As your FSS will largely be shaped by the fire safety equipment and systems installed in and around your strata scheme, you’ll find that these schedules can differ greatly from complex to complex. For instance, a complex of free-standing units or townhouses that are all fitted with their own smoke alarms will have a fairly simplistic FSS. Contrastingly, a multi-level apartment complex with smoke alarms in every strata lot, a fire hose reel in the carpark, and a sprinkler system that runs across all floors, will be accompanied by a lengthier safety schedule.
As you can see, the bulk of responsibilities surrounding maintaining fire safety compliance for strata managers revolves around making sure that all fire safety systems and equipment adhere to strict maintenance schedules. That being said, there are naturally additional safety measures that must be considered in order to ensure that your strata fire safety compliance plan and all of the lots that make it up, are as safe as possible for title holders.
For starters, strata managers are encouraged to consider whether additional fire safety systems or equipment is required to support fire safety for their strata plan. Would your strata plan benefit from the installation of a fire hose reel to be used on common property? Should there be access to a fire extinguisher in common areas? Do emergency exit lighting or signage need to be installed?
If your strata scheme doesn’t possess shared amenities like a building lobby, car parks, swimming pools, or fitness facilities, then chances are that you don’t require too much fire equipment installed on your strata scheme aside from smoke alarms and perhaps a sprinkler system. However, if these larger amenities, rooms, or buildings comprise your common property, then these fire safety systems and equipment must be installed in these areas, alongside clear informational signage outlining how the equipment must be used. Similarly, fire exits or staircases are required on all multi-storey residential buildings, alongside clear emergency exit signage.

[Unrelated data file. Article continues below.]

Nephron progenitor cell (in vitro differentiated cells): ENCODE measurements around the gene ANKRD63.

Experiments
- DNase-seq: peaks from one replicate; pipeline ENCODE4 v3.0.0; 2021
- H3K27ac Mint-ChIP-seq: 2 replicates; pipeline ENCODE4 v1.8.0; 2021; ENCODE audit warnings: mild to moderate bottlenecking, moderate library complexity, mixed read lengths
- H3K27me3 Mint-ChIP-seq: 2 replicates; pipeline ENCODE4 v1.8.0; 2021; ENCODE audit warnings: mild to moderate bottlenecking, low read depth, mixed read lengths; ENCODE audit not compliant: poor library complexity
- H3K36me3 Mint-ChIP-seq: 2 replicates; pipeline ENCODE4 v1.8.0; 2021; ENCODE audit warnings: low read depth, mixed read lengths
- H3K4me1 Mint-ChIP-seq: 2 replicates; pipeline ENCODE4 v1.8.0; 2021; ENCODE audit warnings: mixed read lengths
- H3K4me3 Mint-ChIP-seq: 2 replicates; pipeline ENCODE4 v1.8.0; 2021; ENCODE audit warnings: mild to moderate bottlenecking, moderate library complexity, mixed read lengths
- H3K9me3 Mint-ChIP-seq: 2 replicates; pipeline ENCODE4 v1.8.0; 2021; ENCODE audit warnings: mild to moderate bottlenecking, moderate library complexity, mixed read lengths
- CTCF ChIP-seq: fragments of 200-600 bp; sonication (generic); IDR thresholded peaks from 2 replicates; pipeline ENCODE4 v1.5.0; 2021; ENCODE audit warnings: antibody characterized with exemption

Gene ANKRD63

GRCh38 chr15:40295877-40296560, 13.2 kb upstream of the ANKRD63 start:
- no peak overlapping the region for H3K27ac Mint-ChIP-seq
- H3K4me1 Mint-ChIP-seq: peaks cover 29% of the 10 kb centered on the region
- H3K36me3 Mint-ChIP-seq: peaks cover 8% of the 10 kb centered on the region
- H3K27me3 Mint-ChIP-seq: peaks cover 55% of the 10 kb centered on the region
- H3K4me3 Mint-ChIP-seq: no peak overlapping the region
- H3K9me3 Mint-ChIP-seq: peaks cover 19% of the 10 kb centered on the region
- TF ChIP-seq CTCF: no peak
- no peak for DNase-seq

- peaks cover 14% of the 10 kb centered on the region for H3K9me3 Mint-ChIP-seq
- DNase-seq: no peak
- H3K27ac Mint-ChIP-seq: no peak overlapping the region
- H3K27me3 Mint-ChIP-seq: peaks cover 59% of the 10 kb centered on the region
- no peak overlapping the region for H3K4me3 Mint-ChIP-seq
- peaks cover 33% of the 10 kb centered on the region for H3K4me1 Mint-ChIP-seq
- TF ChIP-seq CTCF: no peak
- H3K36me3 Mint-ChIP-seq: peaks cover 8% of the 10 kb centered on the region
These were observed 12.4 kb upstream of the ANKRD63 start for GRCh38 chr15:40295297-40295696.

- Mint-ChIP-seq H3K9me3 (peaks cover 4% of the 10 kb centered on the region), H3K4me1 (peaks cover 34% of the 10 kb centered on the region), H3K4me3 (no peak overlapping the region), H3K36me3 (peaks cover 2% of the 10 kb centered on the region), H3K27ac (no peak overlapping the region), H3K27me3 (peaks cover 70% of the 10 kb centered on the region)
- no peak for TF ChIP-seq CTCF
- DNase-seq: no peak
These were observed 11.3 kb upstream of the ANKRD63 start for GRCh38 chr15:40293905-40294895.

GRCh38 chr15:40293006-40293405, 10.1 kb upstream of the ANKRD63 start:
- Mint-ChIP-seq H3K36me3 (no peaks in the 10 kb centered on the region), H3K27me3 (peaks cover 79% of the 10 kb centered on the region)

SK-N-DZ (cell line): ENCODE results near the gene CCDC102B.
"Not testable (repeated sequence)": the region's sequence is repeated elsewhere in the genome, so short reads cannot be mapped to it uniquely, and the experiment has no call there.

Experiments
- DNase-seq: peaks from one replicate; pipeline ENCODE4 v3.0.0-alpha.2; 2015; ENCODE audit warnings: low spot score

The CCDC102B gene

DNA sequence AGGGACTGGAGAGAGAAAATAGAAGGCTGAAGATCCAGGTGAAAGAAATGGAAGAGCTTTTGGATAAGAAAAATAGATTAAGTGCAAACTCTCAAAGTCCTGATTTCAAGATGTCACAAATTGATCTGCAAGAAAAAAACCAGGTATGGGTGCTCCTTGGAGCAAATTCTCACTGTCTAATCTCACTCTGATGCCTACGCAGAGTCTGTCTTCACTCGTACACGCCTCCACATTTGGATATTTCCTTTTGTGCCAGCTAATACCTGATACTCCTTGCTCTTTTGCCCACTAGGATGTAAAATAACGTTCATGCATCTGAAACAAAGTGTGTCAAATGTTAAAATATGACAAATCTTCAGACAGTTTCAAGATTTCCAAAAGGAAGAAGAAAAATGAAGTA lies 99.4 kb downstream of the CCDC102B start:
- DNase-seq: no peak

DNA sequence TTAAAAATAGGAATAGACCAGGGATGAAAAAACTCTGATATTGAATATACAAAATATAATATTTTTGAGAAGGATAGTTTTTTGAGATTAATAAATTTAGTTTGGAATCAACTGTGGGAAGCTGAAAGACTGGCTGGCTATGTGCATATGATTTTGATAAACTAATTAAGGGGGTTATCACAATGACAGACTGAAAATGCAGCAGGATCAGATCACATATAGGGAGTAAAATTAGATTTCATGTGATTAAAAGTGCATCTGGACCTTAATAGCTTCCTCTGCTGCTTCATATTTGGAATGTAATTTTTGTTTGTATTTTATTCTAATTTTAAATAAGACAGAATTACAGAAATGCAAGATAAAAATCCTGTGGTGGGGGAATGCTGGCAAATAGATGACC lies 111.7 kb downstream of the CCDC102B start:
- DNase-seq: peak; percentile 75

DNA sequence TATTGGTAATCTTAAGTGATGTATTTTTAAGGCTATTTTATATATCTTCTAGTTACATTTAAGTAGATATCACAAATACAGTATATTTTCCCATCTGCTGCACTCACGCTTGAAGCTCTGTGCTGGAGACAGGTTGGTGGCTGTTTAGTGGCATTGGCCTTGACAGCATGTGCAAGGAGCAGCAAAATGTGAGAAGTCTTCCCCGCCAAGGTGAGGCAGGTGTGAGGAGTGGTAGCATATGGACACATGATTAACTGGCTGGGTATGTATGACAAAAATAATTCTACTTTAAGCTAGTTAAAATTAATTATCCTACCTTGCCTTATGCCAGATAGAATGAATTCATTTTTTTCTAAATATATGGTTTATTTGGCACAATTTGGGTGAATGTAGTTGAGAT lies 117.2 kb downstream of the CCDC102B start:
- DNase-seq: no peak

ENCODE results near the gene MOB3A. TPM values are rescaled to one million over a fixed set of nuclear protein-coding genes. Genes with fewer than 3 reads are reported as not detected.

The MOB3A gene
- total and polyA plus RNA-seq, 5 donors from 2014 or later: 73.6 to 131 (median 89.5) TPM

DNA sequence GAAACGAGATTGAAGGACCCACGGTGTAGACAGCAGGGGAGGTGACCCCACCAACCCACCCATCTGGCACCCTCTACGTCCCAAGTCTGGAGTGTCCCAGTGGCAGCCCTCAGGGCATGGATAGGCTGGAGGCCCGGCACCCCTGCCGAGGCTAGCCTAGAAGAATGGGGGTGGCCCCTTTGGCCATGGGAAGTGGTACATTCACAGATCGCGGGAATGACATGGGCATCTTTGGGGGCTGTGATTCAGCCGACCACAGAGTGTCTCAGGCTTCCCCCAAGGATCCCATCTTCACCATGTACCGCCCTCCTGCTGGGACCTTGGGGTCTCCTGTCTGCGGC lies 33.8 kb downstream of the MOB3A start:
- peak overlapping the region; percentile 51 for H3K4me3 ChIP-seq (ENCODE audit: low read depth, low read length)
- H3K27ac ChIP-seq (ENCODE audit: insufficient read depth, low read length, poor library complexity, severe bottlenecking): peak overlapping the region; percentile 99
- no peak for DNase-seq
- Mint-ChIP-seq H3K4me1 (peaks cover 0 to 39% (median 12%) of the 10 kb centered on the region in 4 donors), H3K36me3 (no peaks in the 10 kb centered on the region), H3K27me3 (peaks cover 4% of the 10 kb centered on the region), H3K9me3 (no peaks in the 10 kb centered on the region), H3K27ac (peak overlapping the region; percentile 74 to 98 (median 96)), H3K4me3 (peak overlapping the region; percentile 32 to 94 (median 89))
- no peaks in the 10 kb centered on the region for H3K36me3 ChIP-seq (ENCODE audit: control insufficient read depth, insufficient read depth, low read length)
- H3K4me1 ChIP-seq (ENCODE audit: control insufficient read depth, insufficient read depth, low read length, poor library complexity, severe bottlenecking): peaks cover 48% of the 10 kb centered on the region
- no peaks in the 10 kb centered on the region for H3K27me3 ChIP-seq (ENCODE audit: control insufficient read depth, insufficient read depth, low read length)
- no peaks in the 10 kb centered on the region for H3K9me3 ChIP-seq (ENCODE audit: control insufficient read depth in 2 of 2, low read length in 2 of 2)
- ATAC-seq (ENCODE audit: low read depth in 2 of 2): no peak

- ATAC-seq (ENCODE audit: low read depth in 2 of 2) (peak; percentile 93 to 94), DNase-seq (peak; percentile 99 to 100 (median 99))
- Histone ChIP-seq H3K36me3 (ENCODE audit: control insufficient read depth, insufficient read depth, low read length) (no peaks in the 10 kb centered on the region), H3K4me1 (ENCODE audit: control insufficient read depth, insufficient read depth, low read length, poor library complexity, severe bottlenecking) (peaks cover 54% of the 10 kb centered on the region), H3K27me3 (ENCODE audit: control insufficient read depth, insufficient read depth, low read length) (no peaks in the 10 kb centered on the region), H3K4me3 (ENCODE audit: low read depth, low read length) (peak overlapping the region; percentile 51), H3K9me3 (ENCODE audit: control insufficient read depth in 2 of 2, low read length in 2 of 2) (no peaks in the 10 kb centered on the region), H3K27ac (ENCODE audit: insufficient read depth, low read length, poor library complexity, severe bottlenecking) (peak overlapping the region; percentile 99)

There are many potential penalties for failing to remain compliant with Australian fire safety requirements for strata plans. If your strata manager fails to submit your AFSS to local council and fire safety authorities, they may receive fines of up to $110,000 by authorities for non-compliance. Strata managers may even be prosecuted if steps are not taken to maintain strata fire safety compliance following the issue of fines.
Alongside this, non-compliance may result in strata managers being liable for potential lawsuits by strata title holders or even civilians who may accrue injuries during incidents where fire safety equipment had failed or had not been provided.
In truth, maintaining compliance with fire safety standards for strata schemes isn’t too far removed from the essential fire safety measures that are practised by commercial building owners and managers, or even the safety measures you use every day in your own household. Regardless of whether your strata plan is a multi-level complex or a subdivided plot of land for two or three units alone, maintaining strata fire safety compliance is best achieved by sticking with the maintenance schedules for all your fire safety equipment and following maintenance expectations as outlined by Australian Standards.
See Also: Fire Alarms In The Workplace